Kathy Groft, a native of St. Amant, has for the past 20 years lived in northern Kentucky, just across the Ohio River from Cincinnati.
But she says she never lost her taste for Cajun delicacies, especially cush-cush, a fried cornmeal mush usually served hot at breakfast, with cane syrup:
“When we visit Louisiana, my sister Ronnie always makes me cornbread. I love good country cornbread, and love even more the cush-cush made with leftover cornbread.
“Now my son lives and works in Baton Rouge with his lovely wife, and we will probably return to God’s Country. I wrote this little song for my Yankee husband, to the tune of ‘Don’t Mess with my Toot-Toot:’
“Don’t mess with my cush-cush,
Don’t mess with my cush-cush;
You can have your toast and yogurt,
But don’t mess with my cush-cush.
Now you take the crumbled cornbread,
You fry it up in a pan,
Oh, it’s gonna be special,
Oh, it’s gonna be grand.
So don’t mess with my cush-cush...” (Repeat refrain.)
Ruby Collins says, “Mention of the Rainbow Inn in Pierre Part (in the Friday column) brought to mind this story from the mid-1950s by my father-in-law, Blake Collins Sr., of New Orleans.
“He and my mother-in-law, Lydia, had driven their new car to Donaldsonville and took Lydia’s sister, Emelie Delatte, for a Sunday afternoon drive.
“They had a flat tire around Pierre Part, but the new car was missing its jack. Blake asked to borrow a jack at a nearby tavern, but was ignored.
“Finally, he asked if anybody knew a local Cajun baseball star, Peter Delatte, and got some affirmative replies. Blake told them he had Peter’s sisters in the car with the flat, and immediately got offers of jacks and men wanting to assist in changing of the tire. Love those Cajuns!”
The wrong rum
Tony Falterman, of Napoleonville, says our Whiskey Bay story in the Wednesday column “reminded me of how a little community at the end of La. 401 at the Attakapas Canal was used by smugglers during Prohibition to bring rum in from Cuba. The very large craft came in from the Gulf of Mexico and through Lake Verret to the unloading site.
“Years ago, when dredging the canal that runs along the highway, several metal containers that had been struck by the revenuers’ ax were found in the mud. Each bottle of about one pint in size had been placed in its own separate container for shipment.
“My dear father, as a young man trying help his family during the Depression, was arrested by the revenuers on one occasion while unloading the contraband. A bond of $10,000 was placed on him, and my grandfather somehow was able to get him released.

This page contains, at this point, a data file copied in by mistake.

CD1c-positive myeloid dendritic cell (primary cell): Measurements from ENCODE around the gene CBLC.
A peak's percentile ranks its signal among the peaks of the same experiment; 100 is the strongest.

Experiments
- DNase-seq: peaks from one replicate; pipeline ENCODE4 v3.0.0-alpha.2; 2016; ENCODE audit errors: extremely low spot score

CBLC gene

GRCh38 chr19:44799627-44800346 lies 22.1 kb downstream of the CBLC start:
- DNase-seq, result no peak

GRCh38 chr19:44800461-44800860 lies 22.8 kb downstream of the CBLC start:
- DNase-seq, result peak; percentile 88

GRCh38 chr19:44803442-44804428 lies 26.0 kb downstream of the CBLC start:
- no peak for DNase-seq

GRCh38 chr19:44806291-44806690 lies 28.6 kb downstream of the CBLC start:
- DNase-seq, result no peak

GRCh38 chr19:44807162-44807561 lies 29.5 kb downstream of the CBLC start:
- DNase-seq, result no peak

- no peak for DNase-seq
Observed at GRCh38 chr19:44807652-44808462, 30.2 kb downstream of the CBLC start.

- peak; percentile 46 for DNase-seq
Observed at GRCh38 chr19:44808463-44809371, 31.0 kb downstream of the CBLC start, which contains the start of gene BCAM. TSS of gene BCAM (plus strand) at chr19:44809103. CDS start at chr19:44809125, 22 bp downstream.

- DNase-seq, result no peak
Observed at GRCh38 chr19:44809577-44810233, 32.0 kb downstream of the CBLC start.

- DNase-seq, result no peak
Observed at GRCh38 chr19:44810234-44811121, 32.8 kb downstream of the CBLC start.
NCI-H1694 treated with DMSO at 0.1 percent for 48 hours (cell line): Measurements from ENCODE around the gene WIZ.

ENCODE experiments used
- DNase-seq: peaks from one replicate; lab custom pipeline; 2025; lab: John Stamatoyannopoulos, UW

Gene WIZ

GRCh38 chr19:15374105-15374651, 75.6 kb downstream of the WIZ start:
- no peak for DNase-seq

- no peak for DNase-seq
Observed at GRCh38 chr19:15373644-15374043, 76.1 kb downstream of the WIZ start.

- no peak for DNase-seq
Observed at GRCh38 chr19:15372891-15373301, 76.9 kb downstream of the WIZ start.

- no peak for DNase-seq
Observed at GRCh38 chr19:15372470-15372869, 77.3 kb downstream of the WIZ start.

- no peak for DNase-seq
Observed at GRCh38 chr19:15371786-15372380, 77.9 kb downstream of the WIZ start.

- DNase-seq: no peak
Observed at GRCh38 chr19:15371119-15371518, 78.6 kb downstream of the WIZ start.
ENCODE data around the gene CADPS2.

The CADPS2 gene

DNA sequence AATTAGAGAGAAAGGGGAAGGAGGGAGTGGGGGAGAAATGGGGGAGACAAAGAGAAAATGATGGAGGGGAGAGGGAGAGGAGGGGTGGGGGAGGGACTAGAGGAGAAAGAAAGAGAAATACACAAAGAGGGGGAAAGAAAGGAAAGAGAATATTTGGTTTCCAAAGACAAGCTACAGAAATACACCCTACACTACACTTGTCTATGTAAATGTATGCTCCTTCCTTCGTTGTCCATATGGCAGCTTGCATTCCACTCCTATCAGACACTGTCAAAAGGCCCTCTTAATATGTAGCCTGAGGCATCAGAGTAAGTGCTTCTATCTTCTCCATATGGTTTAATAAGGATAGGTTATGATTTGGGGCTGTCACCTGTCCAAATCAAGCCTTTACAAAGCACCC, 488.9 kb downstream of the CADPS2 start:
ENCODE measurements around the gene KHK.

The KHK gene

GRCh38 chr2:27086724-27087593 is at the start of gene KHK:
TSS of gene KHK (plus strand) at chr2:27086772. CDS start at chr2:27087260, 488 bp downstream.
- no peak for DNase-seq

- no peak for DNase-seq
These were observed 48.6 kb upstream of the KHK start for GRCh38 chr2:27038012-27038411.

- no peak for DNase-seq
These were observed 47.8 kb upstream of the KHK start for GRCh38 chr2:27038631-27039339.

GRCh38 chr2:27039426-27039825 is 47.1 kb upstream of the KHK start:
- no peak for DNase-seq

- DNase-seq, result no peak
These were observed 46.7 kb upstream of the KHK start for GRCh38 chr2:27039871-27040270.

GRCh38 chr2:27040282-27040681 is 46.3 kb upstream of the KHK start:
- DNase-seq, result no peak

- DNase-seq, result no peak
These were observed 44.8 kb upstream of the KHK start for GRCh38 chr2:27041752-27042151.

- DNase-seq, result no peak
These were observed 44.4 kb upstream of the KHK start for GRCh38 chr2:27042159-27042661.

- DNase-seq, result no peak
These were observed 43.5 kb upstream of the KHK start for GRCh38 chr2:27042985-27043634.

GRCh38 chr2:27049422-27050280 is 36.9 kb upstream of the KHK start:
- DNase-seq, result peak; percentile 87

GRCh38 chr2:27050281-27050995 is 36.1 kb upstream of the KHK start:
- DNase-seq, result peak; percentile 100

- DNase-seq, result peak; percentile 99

“He was never prosecuted, and never ever resorted to anything that was even close to being considered criminal in his 100 years of life!”
Special People Dept.
— Dello Couvillion, of Landmark of Baton Rouge, celebrated her 95th birthday on Thursday, Oct. 8.
— Don Cary celebrates his 95th birthday on Sunday, Oct. 11. He is a Navy veteran of World War II.
— Bertis Robert, of Baton Rouge celebrates his 92nd birthday on Friday, Oct. 9. He is a veteran of World War II and Korea.
— Richard Pastorek celebrates his 91st birthday on Friday, Oct. 9.
— C. Hewitt Underwood, of Denham Springs, celebrates his 90th birthday on Saturday, Oct. 10. He is World War II veteran, serving in the South Pacific.
— Carole and Jesse Danna, of Covington, celebrate 50 years of marriage on Friday, Oct. 9.
Mike Eldred, of Tylertown, Mississippi, says, “Each time my dad and I drove down Singer Street in Pineville, a kid would yell ‘Ish Kabibble!’ at us.
“I figured it was a curse word, and used it at every appropriate time. Years later I learned that Ish Kabibble was the cornet player in Kay Kyser’s band (in the ’30s and ’40s). He sported a Beatles style haircut well before the Beatles were born.
“‘Ish Kabibble!’ served me well as a curse word. I still use it occasionally.”
Visits to doctors are a source of some memorable misused words:
— Ellis Monier, of Lafayette, had a friend who had just returned from being examined tell him the doctor said he had a “hyena hernia.”
— J.C. Robillard, of Port Allen, says a fellow patient in the waiting room of Baton Rouge’s Bone & Joint Clinic told him he was there because he had pulled a “legitimate” in his shoulder.
— Lettye Harris, of Baton Rouge, once overheard a gent in Houma telling a friend he’d been to the doctor, had a stress test on the “threadmill,” and was scheduled for a “mangiogram.”
— Roma Eschete, of Houma, tells of the interesting mental images this brought up: “My late mother-in-law liked to discuss the scan the doctors did on her ‘karate’ artery.”
Write Smiley at Smiley@theadvocate.com. He can also be reached by fax at (225) 388-0351 or mail at P.O. Box 588, Baton Rouge, LA 70821.